Blepharoplasty, or ‘eyelid reduction’, is one of the five most common cosmetic surgery procedures in the UK, with more than 2,500 procedures being performed every year (link).
A blepharoplasty procedure involves the removal of excess loose skin and fatty tissue from the eye area. As we age our skin loses some of its elasticity and our muscles become less taught. With the reduction in elasticity and muscle tension comes an accumulation of loose skin which can collect in the upper lids as folds of skin and forms deepening creases in the lower lids. As the muscles relax beneath the skin the fat, which cushions the eyes in their sockets, begins to move forwards and can appear baggy. Sometimes there is so much skin that the upper lids hang over the eyelashes. It is possible that the tendency for these bags and folds to appear is enhanced by hereditary links and passed on through generations. This effect is often heightened in smokers or those who have had excessive sun exposure.
These skin folds, creases and eye lid problems can often seem worse in the morning, particularly after a bad night’s sleep or a period of high stress. The reason for this is because fluid that would normally be distributed throughout the body when standing or moving tends to settle in areas where the skin is loose, such as the eyelids, when a person is lying down.
Blepharoplasty is a very common procedure for both men and women looking to reduce eye lid drooping, deeper wrinkles and baggy skin around the eyes.
Blepharoplasty is a short and highly effective procedure. It can achieve rapid result with a relatively minimal recovery time. The treatment can deliver both an improved physical and psychological sense of wellbeing.
When might patients seek blepharoplasty?
- The skin around the eyes loses its elasticity leading to lines and wrinkles and over time, the eyebrow becomes lower, the eyelid skin looser and folds develop.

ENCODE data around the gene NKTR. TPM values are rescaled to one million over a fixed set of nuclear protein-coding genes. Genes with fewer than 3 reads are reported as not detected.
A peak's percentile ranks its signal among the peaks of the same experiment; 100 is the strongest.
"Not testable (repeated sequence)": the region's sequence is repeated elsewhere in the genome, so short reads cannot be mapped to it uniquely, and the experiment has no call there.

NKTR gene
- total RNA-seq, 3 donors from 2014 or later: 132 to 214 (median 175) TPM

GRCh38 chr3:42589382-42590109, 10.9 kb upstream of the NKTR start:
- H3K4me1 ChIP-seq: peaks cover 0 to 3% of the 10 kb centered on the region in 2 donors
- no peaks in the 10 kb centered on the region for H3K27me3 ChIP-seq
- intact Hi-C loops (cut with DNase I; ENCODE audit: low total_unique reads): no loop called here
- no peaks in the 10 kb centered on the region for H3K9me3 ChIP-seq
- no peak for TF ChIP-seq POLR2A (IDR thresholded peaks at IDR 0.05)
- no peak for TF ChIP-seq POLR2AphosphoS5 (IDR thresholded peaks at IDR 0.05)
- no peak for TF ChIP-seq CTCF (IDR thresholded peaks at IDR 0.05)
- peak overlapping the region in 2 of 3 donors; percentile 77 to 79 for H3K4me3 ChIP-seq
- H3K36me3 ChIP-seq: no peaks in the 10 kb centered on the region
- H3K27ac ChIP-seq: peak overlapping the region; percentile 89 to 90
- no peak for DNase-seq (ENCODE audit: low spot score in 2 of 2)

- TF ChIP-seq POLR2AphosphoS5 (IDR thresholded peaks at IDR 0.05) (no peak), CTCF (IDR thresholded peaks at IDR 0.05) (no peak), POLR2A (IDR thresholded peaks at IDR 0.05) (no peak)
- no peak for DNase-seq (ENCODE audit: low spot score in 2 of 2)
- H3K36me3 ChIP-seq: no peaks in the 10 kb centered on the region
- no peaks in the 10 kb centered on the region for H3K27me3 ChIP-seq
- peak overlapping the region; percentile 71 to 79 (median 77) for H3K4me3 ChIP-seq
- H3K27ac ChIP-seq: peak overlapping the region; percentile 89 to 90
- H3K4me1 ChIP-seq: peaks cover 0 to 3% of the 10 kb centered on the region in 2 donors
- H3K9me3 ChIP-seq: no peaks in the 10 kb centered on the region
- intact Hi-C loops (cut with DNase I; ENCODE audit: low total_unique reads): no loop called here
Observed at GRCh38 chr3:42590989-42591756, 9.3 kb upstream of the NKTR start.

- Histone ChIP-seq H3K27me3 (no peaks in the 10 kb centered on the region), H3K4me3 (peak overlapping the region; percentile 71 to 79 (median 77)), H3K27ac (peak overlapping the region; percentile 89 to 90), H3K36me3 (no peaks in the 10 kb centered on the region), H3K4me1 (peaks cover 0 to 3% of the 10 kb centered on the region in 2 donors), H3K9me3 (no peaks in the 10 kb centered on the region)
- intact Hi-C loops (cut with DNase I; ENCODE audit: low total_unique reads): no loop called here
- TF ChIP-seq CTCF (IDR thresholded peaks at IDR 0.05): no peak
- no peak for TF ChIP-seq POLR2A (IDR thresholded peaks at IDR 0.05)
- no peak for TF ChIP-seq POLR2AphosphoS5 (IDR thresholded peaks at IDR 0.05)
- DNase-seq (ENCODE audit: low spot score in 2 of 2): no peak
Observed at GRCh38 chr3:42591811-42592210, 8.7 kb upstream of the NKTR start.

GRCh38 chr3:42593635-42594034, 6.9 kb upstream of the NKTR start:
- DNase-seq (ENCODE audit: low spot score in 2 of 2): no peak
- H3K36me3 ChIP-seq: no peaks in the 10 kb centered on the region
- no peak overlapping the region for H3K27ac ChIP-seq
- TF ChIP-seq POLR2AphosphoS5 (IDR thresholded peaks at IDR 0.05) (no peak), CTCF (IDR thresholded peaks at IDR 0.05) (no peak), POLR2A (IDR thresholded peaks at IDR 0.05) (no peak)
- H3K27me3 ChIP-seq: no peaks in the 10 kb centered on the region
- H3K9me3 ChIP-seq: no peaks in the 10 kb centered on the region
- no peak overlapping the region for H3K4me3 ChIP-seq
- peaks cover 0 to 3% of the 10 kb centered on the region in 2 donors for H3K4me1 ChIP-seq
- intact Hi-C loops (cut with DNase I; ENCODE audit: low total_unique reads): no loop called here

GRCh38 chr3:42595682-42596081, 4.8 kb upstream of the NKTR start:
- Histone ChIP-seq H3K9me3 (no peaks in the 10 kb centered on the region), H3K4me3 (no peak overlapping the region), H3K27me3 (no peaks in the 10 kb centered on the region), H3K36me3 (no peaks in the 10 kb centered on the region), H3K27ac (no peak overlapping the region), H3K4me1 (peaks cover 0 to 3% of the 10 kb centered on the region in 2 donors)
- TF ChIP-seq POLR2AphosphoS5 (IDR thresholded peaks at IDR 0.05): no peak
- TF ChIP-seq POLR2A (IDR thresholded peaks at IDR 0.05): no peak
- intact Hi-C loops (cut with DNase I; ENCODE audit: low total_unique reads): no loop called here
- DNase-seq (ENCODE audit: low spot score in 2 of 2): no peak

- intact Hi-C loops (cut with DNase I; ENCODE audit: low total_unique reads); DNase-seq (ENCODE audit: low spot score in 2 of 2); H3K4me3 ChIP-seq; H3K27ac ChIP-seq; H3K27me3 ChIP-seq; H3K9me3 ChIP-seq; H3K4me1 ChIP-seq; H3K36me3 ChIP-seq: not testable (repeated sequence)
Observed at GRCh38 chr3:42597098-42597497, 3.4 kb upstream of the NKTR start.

- Crow’s feet (lines around the edges of the eye) appear deeper and the lower eyelid becomes longer, sometimes the bony prominence of the orbit also protrudes.
- If these symptoms start to impact vision, daily life or have a negative psychological impact, patients may look to blepharoplasty surgery.
What happens during the procedure?
We recommend that in the 6 weeks before your procedure smoking is stopped to improve healing and reduce complications.
In the 6 hours prior to surgery you must not have any food or drink.
The procedure itself is straightforward and takes between thirty minutes and one hour. The surgeon will make tiny incisions along the natural crease of your eye. The skin is separated from the structures underneath and the fatty tissue is repositioned or removed then the skin is slightly stretched and stitched ensuring excess skin is removed and wrinkles smoothed out.
Following the surgery, once our specialist nursing team are happy that your initial recovery is complete, you will be allowed to leave accompanied by a friend or member of your family, this is usually within a couple of hours.
Blepharoplasty recovery is relatively quick. There may be some post-operative swelling but this should subside in a day or two. We suggest complete rest for a couple of days after surgery and least 1 week off work. We suggest avoiding UV light for approximately 3-4 weeks to help the healing process.
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